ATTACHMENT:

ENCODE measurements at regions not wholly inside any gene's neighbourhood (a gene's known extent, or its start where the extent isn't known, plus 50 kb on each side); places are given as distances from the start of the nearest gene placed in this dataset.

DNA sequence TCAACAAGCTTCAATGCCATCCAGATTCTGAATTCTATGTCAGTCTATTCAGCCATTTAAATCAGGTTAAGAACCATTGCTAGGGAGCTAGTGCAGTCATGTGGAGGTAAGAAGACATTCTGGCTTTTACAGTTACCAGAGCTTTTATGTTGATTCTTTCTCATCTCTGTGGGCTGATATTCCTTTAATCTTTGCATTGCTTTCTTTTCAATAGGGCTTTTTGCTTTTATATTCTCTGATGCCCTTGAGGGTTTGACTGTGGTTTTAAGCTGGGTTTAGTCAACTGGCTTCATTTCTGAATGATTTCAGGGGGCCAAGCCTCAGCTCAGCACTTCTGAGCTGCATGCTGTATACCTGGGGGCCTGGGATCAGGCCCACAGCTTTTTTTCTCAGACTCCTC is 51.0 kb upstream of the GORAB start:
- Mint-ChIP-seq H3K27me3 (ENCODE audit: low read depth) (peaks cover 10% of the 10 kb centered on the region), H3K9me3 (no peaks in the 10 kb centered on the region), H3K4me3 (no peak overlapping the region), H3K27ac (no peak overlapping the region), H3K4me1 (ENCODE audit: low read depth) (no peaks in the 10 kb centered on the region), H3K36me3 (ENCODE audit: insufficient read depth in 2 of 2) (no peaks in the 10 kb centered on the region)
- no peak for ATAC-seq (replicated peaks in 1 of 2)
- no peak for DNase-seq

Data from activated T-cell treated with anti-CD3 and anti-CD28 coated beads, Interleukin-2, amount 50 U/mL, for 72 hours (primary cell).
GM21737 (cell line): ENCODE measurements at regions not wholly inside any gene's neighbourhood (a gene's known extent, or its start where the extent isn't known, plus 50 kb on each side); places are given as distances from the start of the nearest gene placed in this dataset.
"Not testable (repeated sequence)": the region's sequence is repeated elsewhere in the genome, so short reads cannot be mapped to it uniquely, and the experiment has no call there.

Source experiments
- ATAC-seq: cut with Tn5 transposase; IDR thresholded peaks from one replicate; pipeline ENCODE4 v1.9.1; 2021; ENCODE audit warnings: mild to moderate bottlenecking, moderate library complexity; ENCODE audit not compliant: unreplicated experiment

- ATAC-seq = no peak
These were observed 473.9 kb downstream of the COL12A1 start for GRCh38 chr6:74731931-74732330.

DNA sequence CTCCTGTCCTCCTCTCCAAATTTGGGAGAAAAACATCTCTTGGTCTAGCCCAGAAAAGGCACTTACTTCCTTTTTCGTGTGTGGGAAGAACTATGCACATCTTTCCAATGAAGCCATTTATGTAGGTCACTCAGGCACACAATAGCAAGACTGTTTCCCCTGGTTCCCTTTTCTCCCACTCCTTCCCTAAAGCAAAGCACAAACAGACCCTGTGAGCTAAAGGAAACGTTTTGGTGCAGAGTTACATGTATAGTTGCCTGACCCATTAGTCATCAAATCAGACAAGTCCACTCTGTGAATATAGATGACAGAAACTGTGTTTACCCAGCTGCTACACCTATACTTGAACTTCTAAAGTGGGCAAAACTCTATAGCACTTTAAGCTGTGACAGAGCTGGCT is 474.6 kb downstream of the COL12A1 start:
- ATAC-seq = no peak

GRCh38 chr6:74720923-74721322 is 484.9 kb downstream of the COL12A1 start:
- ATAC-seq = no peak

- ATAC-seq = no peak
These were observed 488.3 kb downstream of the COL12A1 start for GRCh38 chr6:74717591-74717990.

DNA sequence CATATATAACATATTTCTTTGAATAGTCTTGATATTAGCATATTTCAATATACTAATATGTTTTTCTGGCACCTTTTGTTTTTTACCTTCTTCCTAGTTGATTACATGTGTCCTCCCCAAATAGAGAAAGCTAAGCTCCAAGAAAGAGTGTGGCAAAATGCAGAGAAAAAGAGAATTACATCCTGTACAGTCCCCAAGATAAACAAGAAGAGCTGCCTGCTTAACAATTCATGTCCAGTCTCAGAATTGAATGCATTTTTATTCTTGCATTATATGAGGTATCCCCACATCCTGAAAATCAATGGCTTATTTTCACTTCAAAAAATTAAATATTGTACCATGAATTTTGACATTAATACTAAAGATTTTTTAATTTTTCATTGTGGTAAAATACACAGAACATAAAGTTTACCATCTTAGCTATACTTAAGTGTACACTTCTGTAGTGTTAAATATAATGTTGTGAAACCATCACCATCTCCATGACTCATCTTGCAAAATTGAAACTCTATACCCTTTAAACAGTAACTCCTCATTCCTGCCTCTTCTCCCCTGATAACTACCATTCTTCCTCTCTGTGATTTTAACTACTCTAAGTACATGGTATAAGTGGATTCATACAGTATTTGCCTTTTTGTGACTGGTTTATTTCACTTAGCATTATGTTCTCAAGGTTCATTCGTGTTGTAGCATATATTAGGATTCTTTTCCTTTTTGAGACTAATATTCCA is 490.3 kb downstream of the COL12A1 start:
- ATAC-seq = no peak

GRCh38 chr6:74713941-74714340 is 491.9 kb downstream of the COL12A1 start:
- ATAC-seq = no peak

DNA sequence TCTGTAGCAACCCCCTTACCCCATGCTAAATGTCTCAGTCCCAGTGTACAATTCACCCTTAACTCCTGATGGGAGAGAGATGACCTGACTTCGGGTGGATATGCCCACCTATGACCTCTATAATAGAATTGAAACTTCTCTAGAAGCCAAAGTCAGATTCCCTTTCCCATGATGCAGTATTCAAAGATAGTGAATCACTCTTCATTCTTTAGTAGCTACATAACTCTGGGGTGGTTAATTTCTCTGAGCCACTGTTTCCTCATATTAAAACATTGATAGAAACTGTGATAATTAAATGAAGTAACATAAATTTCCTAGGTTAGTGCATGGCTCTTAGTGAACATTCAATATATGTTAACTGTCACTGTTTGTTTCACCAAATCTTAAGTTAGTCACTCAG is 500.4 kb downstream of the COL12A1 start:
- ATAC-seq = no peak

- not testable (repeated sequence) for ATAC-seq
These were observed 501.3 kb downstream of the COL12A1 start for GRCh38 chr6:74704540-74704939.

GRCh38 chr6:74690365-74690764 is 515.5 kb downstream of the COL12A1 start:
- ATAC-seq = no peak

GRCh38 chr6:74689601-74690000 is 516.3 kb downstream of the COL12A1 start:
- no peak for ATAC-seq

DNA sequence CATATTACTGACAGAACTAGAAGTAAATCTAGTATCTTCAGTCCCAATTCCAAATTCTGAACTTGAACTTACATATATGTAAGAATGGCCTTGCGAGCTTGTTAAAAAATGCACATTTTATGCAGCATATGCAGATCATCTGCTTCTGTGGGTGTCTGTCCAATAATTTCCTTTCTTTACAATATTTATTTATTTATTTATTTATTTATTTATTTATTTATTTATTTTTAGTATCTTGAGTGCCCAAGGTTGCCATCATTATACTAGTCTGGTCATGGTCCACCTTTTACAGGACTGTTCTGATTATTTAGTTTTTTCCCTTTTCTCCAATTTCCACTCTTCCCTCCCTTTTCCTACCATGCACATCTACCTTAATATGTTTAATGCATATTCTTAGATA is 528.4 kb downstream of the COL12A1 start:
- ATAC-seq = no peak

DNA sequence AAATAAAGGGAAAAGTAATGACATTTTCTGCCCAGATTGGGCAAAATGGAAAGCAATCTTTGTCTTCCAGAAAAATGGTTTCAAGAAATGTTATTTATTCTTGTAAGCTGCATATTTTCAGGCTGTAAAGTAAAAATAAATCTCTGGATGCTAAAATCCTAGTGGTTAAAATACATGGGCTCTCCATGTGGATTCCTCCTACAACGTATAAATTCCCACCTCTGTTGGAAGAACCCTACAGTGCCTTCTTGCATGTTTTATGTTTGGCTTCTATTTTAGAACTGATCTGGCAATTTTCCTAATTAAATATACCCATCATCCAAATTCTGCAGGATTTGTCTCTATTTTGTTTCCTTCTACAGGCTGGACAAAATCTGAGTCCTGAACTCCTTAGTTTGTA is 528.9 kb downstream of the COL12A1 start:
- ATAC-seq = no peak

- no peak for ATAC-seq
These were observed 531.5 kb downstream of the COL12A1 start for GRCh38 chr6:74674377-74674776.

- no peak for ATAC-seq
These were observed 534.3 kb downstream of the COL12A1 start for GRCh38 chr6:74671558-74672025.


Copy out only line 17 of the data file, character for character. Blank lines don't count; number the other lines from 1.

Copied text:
- ATAC-seq = no peak